Michael "The Grinder" Mizrachi's Mixed Game Tips, Part 4: NLHE & PLO

Michael Mizrachi

As always, the $50,000 Poker Players Championship attracted the game's most accomplished and skilled players, and as with every other bracelet event PokerNews' live reporting team was on hand to report all the action throughout the five-day event.

Michael "The Grinder" Mizrachi was of course be among the field, back to defend his PPC title won last year and looking to add to his record three PPC wins over the course of the tournament's history.

We've been gathering tips from Mizrachi regarding all of the variants in the PPC's "eight-game mix." Played six-handed, the PPC consists of eight different games in a variety of disciplines: stud (seven-card stud, seven-card stud hi-lo, and razz); Omaha games (pot-limit Omaha, Omaha hi-lo); hold'em (limit and no-limit); and draw (2-7 triple draw).

Mizrachi has already helped us with seven-card stud and seven-card stud hi-lo, razz and deuce-to-seven triple draw, and limit hold'em and Omaha hi-lo.

Today we conclude the series with a discussion of the two remaining games, the only "big bet" games in the mix (i.e., not fixed limit) — no-limit hold'em and pot-limit Omaha — and how they affect the game at different stages of the Poker Players Championship. The five-time bracelet winner also offers other general tournament advice to players.

PokerNews: The poker world primarily plays no-limit hold'em, so players are well familiar with NLHE strategy. That said, what are some of the misconceptions players have when they play NLHE and PLO in the context of a mixed-game event like the Poker Players Championship, which is predominantly limit games?

Michael Mizrachi: I think players don't realize the difference between limit games and the big bet games during the different stages of this tournament.

During the early stages, big bet games are where you can get a lot of chips to build a big stack and also where you can go bust. However, in the later stages of the tournament, the players don't want to go bust and are waiting for the limit games. Thus, the limit games play much bigger.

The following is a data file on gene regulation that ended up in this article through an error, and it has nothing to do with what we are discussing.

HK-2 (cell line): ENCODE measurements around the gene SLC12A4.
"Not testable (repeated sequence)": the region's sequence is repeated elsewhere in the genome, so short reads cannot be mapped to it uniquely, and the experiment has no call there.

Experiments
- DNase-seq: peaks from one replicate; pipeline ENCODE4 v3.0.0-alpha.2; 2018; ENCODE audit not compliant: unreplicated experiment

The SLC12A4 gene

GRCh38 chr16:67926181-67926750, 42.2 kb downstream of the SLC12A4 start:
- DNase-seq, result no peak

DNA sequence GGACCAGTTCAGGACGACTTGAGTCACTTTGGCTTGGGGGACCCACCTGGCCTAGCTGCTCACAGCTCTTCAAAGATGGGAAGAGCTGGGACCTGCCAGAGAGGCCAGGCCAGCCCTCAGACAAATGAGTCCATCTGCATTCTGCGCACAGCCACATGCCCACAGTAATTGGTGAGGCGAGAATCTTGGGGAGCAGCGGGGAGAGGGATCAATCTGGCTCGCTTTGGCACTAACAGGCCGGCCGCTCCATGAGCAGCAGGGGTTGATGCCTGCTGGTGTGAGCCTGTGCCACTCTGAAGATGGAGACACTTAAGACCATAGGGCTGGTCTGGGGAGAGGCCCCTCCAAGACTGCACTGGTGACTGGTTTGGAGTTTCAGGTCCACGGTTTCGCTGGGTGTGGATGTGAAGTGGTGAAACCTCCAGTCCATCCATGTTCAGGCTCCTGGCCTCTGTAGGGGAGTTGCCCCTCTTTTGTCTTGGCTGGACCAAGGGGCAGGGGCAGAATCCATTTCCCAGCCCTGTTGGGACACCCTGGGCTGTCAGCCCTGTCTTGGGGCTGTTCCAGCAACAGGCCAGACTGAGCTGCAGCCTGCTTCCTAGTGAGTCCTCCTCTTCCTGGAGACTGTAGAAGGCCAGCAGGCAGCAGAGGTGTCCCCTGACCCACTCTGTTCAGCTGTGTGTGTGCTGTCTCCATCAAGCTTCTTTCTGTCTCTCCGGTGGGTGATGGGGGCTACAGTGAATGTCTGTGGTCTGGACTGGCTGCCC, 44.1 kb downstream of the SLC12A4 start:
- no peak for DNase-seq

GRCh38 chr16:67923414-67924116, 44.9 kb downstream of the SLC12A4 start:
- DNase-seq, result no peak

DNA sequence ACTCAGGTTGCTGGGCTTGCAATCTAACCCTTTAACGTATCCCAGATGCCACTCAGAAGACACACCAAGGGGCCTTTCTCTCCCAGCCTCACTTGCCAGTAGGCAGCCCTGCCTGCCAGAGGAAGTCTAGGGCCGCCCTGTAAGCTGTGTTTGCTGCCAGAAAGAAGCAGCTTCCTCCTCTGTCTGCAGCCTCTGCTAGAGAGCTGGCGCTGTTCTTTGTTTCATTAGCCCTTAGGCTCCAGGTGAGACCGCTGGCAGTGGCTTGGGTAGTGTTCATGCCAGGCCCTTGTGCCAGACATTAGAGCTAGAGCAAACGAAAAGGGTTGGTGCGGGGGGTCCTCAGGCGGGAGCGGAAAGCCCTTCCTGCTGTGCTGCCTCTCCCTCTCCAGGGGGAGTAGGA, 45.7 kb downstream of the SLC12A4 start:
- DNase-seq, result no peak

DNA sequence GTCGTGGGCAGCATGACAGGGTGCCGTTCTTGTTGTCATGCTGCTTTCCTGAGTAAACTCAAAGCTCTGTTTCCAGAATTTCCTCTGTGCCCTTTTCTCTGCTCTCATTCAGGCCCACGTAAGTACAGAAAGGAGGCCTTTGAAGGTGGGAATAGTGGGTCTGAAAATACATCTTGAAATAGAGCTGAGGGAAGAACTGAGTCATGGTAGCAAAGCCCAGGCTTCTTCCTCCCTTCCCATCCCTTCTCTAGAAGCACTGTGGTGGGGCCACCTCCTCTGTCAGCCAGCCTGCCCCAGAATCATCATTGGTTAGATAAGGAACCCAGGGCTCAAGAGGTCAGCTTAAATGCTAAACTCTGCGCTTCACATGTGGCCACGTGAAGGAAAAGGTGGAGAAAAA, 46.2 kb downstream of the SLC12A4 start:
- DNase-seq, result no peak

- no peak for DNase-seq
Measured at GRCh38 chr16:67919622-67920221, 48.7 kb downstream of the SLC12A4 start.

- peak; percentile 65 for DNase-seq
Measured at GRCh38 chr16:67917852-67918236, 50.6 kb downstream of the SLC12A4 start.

But when you do play big bet games, especially no-limit hold'em, you have to stay aggressive and put the pressure on your opponents.

Specifically regarding pot-limit Omaha, what are some of the mistakes you see players making when PLO comes around in the mix?

PLO is different than no-limit hold'em because you can play a little tighter as there are no antes in play. You can wait for much better hands. I recommend playing big pairs and suited aces. I like playing suited connectors as well.

Also, one thing I see a lot of players doing is betting pot and trying to get it all in on the flop. No one ever folds with a draw on the flop in PLO. So even with a monster, I often flat and wait for the turn card and then I may get it all in. Now I put the pressure on them with only one card to come. They now have to make a tougher decision on whether to call or not.

Do you have any other general tournament advice for amateur players?

I mentioned it before, but you have to focus 100 percent. I don't like headphones and I would tell everybody stay off your phone. Players miss so much valuable information, especially in the stud games where there are so many up cards.

Every player has their own image and you should take advantage of your own image. I have a very aggressive one, so no one ever believes me... but what works for me may not work for you.

Also, with regards to limit games, you just can't miss bets. Every bet counts and I see many players trying to get tricky with a check-raise and then miss a big bet. Then, sometimes, if you know you are just beat at the end, you may just want to fold to save a big bet. The bet saved is like gaining a bet later on.

Finally, every player has their own image and you should take advantage of your own image. I have a very aggressive one, so no one ever believes me and I often get paid off. So I'm able to pick up a lot of chips when I make big hands. That's why you often see me with these monster stacks.

But what works for me may not work for you, especially if you have a different table image. That's why poker is so great since everyone has their own style and they all can work.

How do you stay sharp during the long summers at the WSOP?

I try to stay as active as possible during WSOP. I like to work out,. For me personally, I do a lot of cardio including the treadmill. I also like to do boxing.

I also try to eat as best as I can. Thank goodness for All-American Dave at the WSOP.

Grinder, thanks for taking the time, all your advice and good luck in the Poker Players Championship this summer.

Thanks Bernard, and good luck to everyone this summer. I hope these tips will help you when you play.

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  • With the $50K PPC starting tomorrow, Michael Mizrachi talks about the "big bet" games: NLHE & PLO.

  • Michael "The Grinder" Mizrachi addresses how the "big bet" games (NLHE/PLO) factor in the 8-game mix.

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